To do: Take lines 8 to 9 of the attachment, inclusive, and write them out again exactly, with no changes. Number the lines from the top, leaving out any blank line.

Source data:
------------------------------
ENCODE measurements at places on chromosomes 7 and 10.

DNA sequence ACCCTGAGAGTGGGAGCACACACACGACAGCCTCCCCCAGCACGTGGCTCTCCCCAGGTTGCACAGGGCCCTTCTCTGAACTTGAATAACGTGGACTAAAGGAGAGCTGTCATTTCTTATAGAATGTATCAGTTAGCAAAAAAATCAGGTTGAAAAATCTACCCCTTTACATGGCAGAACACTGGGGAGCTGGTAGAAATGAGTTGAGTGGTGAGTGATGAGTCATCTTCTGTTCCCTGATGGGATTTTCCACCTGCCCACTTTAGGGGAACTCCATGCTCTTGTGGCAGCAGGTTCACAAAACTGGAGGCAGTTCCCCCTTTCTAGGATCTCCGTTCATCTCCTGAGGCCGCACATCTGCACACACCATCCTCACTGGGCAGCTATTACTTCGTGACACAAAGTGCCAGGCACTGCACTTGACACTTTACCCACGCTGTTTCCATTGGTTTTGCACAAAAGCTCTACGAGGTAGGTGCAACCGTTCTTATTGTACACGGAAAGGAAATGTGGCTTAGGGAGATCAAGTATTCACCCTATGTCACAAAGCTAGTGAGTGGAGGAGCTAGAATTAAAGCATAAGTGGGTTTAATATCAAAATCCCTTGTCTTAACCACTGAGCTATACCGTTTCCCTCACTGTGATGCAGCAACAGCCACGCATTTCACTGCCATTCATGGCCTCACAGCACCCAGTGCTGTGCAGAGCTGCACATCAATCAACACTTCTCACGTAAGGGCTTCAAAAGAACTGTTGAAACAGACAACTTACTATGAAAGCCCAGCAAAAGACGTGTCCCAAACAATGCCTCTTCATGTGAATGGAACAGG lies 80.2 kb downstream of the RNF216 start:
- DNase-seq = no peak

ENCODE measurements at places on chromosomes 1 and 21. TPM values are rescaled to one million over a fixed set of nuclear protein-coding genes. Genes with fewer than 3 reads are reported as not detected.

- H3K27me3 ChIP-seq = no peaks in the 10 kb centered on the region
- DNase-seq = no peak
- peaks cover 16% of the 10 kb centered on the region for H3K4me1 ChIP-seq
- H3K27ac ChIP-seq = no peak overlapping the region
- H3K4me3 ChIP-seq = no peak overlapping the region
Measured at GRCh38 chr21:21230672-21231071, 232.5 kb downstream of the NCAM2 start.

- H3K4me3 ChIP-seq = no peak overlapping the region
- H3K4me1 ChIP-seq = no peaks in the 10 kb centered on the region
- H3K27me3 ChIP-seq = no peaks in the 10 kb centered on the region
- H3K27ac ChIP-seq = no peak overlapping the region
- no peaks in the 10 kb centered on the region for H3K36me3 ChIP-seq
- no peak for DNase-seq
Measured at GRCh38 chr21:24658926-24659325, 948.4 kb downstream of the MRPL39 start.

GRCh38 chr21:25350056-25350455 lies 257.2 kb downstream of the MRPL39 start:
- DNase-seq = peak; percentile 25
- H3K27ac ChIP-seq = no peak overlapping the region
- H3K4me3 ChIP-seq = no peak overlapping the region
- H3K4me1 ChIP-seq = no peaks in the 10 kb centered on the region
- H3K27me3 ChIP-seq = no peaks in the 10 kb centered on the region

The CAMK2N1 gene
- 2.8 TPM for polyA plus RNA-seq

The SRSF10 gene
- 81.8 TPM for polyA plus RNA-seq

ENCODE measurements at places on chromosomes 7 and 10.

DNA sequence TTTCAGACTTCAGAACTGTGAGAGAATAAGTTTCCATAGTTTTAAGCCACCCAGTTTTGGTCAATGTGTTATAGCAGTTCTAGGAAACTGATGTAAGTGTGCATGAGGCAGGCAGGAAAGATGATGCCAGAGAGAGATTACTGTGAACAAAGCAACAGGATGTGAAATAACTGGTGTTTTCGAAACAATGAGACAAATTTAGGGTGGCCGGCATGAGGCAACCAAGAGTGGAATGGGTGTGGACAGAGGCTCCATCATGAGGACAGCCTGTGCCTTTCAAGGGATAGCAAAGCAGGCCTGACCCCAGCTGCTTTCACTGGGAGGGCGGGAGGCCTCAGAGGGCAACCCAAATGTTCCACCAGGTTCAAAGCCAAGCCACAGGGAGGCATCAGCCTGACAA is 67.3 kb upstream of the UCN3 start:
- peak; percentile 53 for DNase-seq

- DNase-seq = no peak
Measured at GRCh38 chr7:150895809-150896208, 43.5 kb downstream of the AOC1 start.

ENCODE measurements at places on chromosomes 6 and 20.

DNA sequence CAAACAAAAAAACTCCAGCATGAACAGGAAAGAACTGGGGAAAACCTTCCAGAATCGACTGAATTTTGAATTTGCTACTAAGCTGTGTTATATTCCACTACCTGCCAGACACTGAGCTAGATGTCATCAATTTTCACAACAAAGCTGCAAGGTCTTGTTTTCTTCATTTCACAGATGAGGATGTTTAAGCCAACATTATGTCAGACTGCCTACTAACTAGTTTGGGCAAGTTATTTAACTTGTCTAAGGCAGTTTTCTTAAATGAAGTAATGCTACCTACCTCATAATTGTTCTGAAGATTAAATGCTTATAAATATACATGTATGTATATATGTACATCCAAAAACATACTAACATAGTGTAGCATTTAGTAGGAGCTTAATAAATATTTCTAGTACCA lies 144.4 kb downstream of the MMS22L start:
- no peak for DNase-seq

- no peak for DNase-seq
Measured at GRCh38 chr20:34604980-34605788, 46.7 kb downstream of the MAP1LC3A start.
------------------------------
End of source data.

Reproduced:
- H3K27ac ChIP-seq = no peak overlapping the region
- H3K4me3 ChIP-seq = no peak overlapping the region